Southeast Michigan Sustainable Livestock Working Group to Increase Supply-Chain Capacity
There is an imbalance in the Southeastern Michigan supply chain involving sustainably and humanely raised animal products. First, the supply chain lacks a shared understanding—from producers to end consumers—of what sustainably and humanely raised animal products are and the spectrum on which they can range in terms of environmental, economic, and social impacts. Second, demand from institutional purchasers and other wholesale buyers like restaurants and stores far outstrips supply. There are many questions surrounding why these gaps exist, yet, there is no lasting group in our region working on these issue.
To fill that gap, the overarching goal of this project is to establish such a working group for the livestock supply-chain for the greater Washtenaw County region, including some of Southeastern Michigan. To do this, the team will:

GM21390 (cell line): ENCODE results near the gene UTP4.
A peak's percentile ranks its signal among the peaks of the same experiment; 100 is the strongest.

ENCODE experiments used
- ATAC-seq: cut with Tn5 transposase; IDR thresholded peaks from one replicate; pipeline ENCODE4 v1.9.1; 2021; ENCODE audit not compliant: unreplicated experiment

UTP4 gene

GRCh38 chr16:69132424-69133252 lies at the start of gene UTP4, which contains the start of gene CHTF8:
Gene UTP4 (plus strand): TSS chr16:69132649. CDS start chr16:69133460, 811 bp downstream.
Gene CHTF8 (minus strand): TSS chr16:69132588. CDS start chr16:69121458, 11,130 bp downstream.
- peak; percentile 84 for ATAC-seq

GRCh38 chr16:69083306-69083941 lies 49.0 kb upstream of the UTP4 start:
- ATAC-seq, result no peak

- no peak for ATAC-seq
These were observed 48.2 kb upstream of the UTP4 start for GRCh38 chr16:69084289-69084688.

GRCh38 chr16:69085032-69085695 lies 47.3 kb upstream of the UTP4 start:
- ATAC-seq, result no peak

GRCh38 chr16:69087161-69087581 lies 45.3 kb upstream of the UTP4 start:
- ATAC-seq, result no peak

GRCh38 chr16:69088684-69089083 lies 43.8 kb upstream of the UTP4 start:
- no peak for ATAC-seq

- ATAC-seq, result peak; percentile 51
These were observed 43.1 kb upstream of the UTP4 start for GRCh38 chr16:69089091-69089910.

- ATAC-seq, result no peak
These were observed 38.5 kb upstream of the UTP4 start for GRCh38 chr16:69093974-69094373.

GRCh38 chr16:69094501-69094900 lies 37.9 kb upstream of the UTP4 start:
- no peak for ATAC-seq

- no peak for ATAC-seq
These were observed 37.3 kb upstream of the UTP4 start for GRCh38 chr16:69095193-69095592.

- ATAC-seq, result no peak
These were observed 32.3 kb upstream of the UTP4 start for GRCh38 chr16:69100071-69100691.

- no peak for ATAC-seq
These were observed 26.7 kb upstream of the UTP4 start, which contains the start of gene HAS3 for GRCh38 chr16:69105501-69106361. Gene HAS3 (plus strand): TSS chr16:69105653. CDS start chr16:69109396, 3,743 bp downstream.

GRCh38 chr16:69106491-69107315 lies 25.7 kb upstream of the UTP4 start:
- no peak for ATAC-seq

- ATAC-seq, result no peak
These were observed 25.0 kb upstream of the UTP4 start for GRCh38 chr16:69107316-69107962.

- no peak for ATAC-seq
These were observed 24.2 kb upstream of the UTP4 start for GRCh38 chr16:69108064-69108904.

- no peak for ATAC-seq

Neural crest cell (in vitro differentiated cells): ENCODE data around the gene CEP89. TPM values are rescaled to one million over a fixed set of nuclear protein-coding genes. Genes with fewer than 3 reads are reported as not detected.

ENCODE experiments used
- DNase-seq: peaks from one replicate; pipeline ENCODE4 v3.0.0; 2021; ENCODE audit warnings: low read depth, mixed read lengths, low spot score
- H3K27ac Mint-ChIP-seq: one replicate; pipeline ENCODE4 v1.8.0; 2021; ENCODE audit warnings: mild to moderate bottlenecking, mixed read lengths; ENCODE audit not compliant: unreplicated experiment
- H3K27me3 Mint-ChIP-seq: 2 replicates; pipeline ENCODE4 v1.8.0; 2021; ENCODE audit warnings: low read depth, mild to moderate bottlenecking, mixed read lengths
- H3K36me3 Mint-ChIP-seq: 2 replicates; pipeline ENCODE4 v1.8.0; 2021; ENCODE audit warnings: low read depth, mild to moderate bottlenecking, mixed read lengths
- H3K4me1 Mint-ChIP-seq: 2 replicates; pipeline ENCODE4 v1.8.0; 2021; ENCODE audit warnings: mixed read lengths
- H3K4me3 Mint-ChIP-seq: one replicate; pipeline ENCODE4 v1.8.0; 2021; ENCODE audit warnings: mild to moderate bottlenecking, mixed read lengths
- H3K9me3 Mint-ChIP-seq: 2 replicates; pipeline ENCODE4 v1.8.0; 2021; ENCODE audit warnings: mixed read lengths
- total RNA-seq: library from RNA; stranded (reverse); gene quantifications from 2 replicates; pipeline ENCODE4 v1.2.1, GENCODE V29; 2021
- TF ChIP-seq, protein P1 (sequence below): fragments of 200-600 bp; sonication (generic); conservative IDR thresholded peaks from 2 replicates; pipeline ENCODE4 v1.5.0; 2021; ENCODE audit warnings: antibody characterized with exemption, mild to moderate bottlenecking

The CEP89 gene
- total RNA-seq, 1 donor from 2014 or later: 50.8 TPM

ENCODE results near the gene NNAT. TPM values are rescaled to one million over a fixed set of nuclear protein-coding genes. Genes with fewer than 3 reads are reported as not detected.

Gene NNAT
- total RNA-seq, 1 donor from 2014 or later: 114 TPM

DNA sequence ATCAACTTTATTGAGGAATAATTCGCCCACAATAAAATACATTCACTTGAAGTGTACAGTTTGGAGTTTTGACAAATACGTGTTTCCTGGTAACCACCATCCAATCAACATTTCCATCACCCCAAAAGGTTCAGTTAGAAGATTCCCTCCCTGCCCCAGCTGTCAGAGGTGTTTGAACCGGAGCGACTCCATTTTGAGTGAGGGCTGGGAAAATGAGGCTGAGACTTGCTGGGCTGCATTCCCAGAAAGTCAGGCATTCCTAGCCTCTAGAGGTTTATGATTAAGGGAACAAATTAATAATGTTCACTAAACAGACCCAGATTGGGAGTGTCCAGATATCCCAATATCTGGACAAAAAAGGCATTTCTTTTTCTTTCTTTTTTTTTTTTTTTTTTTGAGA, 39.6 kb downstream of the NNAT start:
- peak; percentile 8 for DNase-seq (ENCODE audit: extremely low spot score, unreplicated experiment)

(1) engage diverse supply chain stakeholders—farmers, governmental and nonprofit organizations working in food system and land preservation, other academic institutions, and procurement, distribution and retail entities—to discuss in a summit and series of meetings how best to establish a lasting working group, and who should be represented on the working group; and
(2) launch the working group with a structure and a process for continued efforts.
This effort aims to establish authentic relationships with a local network of diverse stakeholders interested in sustainable livestock production. Ultimately, these partnerships can advance research on the sustainability of all components of this supply-chain, spanning procurement, agroecosystems, life cycle analysis, public health impacts, climate impacts, and beyond. More concretely, a key goal is to increase the capacity of sustainable livestock production in the region over the next 5-10 years, so that institutions like the University of Michigan can procure a significant portion of their grass-fed beef, for example, from a network of local farmers.
This project received a $10,000 Catalyst Grant in 2019.